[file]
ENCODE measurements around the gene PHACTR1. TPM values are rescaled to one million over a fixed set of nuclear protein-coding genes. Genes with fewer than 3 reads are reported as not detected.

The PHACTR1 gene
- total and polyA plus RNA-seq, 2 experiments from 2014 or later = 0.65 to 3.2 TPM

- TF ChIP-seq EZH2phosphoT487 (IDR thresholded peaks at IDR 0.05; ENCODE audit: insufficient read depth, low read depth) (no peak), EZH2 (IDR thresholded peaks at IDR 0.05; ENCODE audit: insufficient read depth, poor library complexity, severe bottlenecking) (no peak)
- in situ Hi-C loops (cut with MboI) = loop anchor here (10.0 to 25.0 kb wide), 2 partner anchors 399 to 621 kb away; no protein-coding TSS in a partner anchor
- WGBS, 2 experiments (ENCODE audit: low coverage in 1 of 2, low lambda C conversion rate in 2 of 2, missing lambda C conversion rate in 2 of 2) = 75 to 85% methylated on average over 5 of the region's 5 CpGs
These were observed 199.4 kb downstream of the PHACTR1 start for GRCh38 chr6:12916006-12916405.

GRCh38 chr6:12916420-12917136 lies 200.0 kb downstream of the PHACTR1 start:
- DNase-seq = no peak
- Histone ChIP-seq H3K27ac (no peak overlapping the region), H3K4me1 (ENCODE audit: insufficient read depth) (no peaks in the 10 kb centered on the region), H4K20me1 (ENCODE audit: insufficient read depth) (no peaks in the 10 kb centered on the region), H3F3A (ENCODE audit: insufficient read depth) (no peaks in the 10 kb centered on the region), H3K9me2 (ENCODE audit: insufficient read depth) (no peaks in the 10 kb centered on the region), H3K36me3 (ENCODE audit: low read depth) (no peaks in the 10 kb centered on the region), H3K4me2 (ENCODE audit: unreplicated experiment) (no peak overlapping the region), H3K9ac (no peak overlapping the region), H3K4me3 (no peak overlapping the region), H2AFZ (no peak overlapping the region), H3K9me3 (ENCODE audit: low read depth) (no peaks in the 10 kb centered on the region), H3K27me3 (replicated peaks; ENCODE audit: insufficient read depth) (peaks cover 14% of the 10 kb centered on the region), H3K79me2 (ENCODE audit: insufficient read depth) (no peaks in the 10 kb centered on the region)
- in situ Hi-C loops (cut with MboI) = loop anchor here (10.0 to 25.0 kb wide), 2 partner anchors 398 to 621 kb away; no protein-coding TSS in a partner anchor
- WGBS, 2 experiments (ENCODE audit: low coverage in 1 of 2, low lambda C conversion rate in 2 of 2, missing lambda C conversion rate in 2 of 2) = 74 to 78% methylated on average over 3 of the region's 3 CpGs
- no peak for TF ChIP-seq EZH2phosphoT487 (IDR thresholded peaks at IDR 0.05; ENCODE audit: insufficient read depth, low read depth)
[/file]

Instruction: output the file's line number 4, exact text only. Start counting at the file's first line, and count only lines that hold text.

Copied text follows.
- TF ChIP-seq EZH2phosphoT487 (IDR thresholded peaks at IDR 0.05; ENCODE audit: insufficient read depth, low read depth) (no peak), EZH2 (IDR thresholded peaks at IDR 0.05; ENCODE audit: insufficient read depth, poor library complexity, severe bottlenecking) (no peak)